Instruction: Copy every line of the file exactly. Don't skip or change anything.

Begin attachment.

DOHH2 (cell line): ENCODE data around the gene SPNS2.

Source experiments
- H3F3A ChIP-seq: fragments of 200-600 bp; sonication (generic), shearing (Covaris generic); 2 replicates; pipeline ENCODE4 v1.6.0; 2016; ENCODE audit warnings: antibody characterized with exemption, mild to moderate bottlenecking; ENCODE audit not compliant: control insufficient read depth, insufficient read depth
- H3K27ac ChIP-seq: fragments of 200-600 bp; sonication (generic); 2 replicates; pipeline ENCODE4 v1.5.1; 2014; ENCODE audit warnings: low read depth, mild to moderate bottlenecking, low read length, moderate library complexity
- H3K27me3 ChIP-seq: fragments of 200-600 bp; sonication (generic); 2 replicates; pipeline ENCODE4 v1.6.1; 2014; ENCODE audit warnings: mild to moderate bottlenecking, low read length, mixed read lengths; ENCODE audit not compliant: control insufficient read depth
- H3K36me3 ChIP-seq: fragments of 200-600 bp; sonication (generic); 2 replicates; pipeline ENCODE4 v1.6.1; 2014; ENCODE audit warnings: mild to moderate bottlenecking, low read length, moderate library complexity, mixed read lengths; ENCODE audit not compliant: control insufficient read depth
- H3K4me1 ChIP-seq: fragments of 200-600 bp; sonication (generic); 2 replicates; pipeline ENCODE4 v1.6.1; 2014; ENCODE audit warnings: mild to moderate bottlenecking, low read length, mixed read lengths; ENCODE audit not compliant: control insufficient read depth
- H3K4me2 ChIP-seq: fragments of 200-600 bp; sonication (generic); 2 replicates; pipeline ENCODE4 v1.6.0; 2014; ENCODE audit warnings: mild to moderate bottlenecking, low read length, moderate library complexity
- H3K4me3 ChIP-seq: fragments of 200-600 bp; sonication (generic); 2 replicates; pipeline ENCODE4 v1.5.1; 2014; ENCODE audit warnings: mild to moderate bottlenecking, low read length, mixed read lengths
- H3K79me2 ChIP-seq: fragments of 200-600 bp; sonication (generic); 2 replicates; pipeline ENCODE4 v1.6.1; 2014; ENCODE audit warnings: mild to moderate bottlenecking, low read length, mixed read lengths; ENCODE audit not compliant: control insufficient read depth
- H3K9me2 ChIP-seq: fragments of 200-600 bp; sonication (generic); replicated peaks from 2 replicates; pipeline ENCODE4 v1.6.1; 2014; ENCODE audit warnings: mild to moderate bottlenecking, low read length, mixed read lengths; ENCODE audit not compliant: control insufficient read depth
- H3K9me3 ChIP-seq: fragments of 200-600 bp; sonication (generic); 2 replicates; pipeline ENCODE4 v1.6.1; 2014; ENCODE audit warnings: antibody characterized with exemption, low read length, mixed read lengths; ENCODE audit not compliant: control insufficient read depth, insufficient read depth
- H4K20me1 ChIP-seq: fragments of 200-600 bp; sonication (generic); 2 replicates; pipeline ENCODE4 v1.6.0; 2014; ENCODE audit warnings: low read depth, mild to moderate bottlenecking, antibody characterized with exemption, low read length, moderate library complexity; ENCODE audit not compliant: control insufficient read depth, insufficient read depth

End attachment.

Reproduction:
DOHH2 (cell line): ENCODE data around the gene SPNS2.

Source experiments
- H3F3A ChIP-seq: fragments of 200-600 bp; sonication (generic), shearing (Covaris generic); 2 replicates; pipeline ENCODE4 v1.6.0; 2016; ENCODE audit warnings: antibody characterized with exemption, mild to moderate bottlenecking; ENCODE audit not compliant: control insufficient read depth, insufficient read depth
- H3K27ac ChIP-seq: fragments of 200-600 bp; sonication (generic); 2 replicates; pipeline ENCODE4 v1.5.1; 2014; ENCODE audit warnings: low read depth, mild to moderate bottlenecking, low read length, moderate library complexity
- H3K27me3 ChIP-seq: fragments of 200-600 bp; sonication (generic); 2 replicates; pipeline ENCODE4 v1.6.1; 2014; ENCODE audit warnings: mild to moderate bottlenecking, low read length, mixed read lengths; ENCODE audit not compliant: control insufficient read depth
- H3K36me3 ChIP-seq: fragments of 200-600 bp; sonication (generic); 2 replicates; pipeline ENCODE4 v1.6.1; 2014; ENCODE audit warnings: mild to moderate bottlenecking, low read length, moderate library complexity, mixed read lengths; ENCODE audit not compliant: control insufficient read depth
- H3K4me1 ChIP-seq: fragments of 200-600 bp; sonication (generic); 2 replicates; pipeline ENCODE4 v1.6.1; 2014; ENCODE audit warnings: mild to moderate bottlenecking, low read length, mixed read lengths; ENCODE audit not compliant: control insufficient read depth
- H3K4me2 ChIP-seq: fragments of 200-600 bp; sonication (generic); 2 replicates; pipeline ENCODE4 v1.6.0; 2014; ENCODE audit warnings: mild to moderate bottlenecking, low read length, moderate library complexity
- H3K4me3 ChIP-seq: fragments of 200-600 bp; sonication (generic); 2 replicates; pipeline ENCODE4 v1.5.1; 2014; ENCODE audit warnings: mild to moderate bottlenecking, low read length, mixed read lengths
- H3K79me2 ChIP-seq: fragments of 200-600 bp; sonication (generic); 2 replicates; pipeline ENCODE4 v1.6.1; 2014; ENCODE audit warnings: mild to moderate bottlenecking, low read length, mixed read lengths; ENCODE audit not compliant: control insufficient read depth
- H3K9me2 ChIP-seq: fragments of 200-600 bp; sonication (generic); replicated peaks from 2 replicates; pipeline ENCODE4 v1.6.1; 2014; ENCODE audit warnings: mild to moderate bottlenecking, low read length, mixed read lengths; ENCODE audit not compliant: control insufficient read depth
- H3K9me3 ChIP-seq: fragments of 200-600 bp; sonication (generic); 2 replicates; pipeline ENCODE4 v1.6.1; 2014; ENCODE audit warnings: antibody characterized with exemption, low read length, mixed read lengths; ENCODE audit not compliant: control insufficient read depth, insufficient read depth
- H4K20me1 ChIP-seq: fragments of 200-600 bp; sonication (generic); 2 replicates; pipeline ENCODE4 v1.6.0; 2014; ENCODE audit warnings: low read depth, mild to moderate bottlenecking, antibody characterized with exemption, low read length, moderate library complexity; ENCODE audit not compliant: control insufficient read depth, insufficient read depth